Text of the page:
3. bushboy says:

    So good Jude. My scented Pelagoniums have just flowered. Nothing yet from last years Zinnias, hoping some seeds survived. Have a few packets of seeds to get ready. Marigolds were fab last years I have more and hope last years seeds I spead about from the dead flower heads will grow. Lots of insects gather seeds around here 🙂

    1. Heyjude says:

      Do your Zinnias self-seed then? That would be nice. My marigolds seem to, though I dead-head them until the end of September and then let them die off naturally. I am hoping the new seeds I sowed this year will make an appearance next. They are a different colour to the usual orange ones.

      1. bushboy says:

        The self seeded Zinnias all seem to be pinks but occasionally there’ll be another colour. Most Marigolds are orange

  4. Lovely colours as always and interesting photos. The pelargonium is very pretty too.

    1. Heyjude says:

      That particular pelargonium has been flowering its socks off and unlike many scented leaved ones it has quite large flowers. The smell is lovely. I’ll leave it alone over winter then cut it back to a decent shoot in the spring.

  5. Tish Farrell says:

    What a fine bright gallery, Jude. Zinnias are such show-offs, but great fun. And such a contrast to the sweet and gently growing cyclamen. And now you mention White Swan, I’m thinking mine has completely disappeared, which is a blow. Must go and check.

    1. Heyjude says:

      The pink cyclamen seems very happy under that tree, the white ones have not appeared, but they do get hidden by lots of other plants.

  6. Congratulations on the successful zinnias. I’ve took my eye off mine (I got bored of late night slug patrols) and many have been eaten. I hope my Wild Swan JPs do as well as yours. It seems strange to focus on their backs but they are their best feature!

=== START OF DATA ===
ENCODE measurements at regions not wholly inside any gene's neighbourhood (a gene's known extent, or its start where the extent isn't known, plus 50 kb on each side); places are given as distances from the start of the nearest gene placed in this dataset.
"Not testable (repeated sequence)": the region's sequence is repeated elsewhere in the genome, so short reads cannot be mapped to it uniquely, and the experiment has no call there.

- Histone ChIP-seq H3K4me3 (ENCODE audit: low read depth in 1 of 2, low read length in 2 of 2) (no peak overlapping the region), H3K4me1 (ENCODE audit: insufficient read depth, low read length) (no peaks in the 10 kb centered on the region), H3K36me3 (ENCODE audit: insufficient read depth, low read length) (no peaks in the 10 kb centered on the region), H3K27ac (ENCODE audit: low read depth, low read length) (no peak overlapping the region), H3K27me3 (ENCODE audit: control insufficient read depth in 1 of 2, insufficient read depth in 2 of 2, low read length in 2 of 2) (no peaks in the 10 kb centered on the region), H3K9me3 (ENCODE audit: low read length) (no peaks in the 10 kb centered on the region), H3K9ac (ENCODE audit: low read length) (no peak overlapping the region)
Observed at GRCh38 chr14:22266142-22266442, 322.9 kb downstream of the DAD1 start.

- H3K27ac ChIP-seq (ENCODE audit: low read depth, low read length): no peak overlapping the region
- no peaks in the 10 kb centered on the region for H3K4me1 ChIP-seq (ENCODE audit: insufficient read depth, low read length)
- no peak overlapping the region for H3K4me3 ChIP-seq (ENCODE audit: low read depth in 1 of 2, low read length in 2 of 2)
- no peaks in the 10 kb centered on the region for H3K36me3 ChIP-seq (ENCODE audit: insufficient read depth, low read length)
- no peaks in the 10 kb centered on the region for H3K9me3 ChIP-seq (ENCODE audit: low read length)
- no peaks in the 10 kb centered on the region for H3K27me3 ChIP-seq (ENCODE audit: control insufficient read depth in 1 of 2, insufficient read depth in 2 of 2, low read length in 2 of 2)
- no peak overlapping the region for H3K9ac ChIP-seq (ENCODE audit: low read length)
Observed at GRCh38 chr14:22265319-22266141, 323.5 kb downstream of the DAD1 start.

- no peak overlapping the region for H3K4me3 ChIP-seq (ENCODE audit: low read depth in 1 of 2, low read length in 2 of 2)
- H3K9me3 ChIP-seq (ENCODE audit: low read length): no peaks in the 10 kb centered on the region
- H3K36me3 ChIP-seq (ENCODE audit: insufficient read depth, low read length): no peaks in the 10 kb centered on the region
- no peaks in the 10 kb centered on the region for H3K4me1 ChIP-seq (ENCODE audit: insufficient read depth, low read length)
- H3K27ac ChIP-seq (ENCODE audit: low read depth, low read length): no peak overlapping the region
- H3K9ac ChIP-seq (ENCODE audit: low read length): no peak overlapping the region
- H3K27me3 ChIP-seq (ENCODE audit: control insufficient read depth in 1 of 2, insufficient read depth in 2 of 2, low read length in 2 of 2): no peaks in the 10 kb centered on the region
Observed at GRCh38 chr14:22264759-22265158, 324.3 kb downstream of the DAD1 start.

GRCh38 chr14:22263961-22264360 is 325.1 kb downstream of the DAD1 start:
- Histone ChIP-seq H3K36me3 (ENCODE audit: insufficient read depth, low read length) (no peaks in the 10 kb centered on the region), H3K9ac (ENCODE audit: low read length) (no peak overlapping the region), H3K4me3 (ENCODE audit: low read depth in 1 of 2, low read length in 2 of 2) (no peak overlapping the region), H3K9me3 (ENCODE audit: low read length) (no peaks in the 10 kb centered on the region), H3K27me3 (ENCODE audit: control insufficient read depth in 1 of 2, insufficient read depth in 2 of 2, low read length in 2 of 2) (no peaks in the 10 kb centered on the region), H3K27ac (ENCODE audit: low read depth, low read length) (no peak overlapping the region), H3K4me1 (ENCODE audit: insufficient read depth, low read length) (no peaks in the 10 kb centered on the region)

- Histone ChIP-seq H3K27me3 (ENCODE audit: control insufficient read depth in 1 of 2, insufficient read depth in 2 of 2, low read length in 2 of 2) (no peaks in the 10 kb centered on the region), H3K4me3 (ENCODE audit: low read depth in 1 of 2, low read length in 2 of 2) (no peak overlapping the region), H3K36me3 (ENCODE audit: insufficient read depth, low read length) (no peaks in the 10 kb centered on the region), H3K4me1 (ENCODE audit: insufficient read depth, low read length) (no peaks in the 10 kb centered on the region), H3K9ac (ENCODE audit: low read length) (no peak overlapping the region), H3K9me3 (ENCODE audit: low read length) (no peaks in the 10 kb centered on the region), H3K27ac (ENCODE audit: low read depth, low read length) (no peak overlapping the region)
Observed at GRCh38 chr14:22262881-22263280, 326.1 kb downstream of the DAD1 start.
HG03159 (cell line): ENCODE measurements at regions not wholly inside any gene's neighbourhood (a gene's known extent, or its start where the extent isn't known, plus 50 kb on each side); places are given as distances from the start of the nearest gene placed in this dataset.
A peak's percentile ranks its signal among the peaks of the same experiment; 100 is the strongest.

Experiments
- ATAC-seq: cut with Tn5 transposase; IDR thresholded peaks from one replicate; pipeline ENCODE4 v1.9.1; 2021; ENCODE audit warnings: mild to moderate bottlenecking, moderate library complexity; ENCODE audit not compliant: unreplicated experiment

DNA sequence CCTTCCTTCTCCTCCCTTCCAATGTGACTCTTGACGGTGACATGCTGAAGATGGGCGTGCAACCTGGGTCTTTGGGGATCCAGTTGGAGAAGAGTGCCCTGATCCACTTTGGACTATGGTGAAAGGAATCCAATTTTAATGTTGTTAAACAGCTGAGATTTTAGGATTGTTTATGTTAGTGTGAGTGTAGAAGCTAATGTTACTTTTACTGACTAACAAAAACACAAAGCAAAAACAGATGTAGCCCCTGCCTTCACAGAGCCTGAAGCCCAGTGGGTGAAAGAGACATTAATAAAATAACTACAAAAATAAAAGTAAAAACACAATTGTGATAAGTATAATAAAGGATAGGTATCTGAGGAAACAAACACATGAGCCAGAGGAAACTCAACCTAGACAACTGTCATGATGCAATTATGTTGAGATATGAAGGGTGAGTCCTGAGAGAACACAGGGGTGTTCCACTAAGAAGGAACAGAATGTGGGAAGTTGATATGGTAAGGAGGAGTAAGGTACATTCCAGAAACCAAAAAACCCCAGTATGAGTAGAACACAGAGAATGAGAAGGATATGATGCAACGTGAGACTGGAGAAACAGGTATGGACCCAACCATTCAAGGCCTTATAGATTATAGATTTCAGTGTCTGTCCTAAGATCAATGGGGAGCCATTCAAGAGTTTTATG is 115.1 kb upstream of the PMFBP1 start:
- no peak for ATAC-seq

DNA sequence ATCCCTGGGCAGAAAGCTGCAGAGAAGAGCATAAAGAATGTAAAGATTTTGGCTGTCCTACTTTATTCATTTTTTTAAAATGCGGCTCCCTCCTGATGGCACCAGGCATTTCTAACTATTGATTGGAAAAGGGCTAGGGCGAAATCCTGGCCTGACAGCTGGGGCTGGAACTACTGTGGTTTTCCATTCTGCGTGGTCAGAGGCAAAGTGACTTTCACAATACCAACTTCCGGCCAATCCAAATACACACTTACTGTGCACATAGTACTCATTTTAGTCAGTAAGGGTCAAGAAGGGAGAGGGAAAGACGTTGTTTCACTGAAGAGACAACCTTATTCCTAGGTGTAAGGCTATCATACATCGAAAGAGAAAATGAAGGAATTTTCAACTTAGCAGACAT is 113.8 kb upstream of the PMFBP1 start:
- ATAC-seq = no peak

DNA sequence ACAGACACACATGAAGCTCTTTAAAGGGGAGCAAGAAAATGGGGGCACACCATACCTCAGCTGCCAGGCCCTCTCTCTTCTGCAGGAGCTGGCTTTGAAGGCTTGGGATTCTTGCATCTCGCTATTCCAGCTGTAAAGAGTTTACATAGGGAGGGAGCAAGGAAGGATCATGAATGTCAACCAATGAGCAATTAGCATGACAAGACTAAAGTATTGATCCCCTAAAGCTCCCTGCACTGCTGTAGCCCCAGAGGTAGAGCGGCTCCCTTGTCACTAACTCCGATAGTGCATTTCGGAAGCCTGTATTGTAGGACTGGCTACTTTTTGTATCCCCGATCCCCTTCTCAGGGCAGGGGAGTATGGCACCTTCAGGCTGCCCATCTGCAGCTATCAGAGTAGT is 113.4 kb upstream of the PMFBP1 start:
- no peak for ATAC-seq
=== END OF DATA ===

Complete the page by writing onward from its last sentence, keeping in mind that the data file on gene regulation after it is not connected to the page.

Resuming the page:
1. Heyjude says:

      I was determined to try Zinnias again, but tbh I’m done with cosseting plants. There are plenty of beautiful flowers that are much easier to grow.

  7. margaret21 says:

    Beautiful shots – and quite a few reds too!

    1. Heyjude says:

      Reds? Not sure if this means my computer screen or yours needs callibrating! I’d say plenty of pinks!

  8. fredgardener says:

    You’re right, it’s hard to photograph cyclamens….I made an attempt to have an item for my Six and the photo was blurry… It will be for later.😂
    Pretty Japanese anemones, mine have only started to bloom since yesterday.

    1. Heyjude says:

      The thing with the cyclamens is that you really have to get down to ground level and it’s not easy to do that where mine are planted (plus it’s not easy for me to get back up again!) 🤣

      1. fredgardener says:

        Haha… That was not my problem. It was rather to focus on the petals and the wind didn’t help…( and the background isn’t beautiful right now. I will wait a little )

  9. Bright and sunny photos this week, yay, that’s a bonus. Full points for perseverance with the Zinnias, I’ve never grown them and am unlikely to as I doubt the slugs would allow them to see the light of day, without much mollycoddling. Your clematis are so pretty, mine are over, including Etoile Violette, but mine is a much deeper purple, yours looks more red. I am struggling to find exactly the right spot for Japanese anemones here, but will keep trying.

    1. Heyjude says:

      It might not be Etoile Violette, but it is a lovely clematis. The first year I was here there was no sign of it as it was hidden under a thug of a jasmine! I am so glad I rescued it.

      1. I wonder if it is ‘Niobe’, which has a similar colour. Great rescue in any case (though I love jasmine too!).

        1. Heyjude says:

          You wouldn’t like this Jasminum officinale ‘Clotted Cream’, it is a thug and grows far too much foliage and very few flowers, though that’s probably my fault as I cut it back hard each year. I’d prefer more clematis but I’ll never be able to dig the jasmine out. Far too vigorous for a small garden and especially where it is planted, down the side of the conservatory.

  10. Fingers crossed your Amarine gets to flower undisturbed. You managed to capture the cyclamen well and they look lovely. I’m now dreaming of a bed of Anemones and cyclamen flowering together.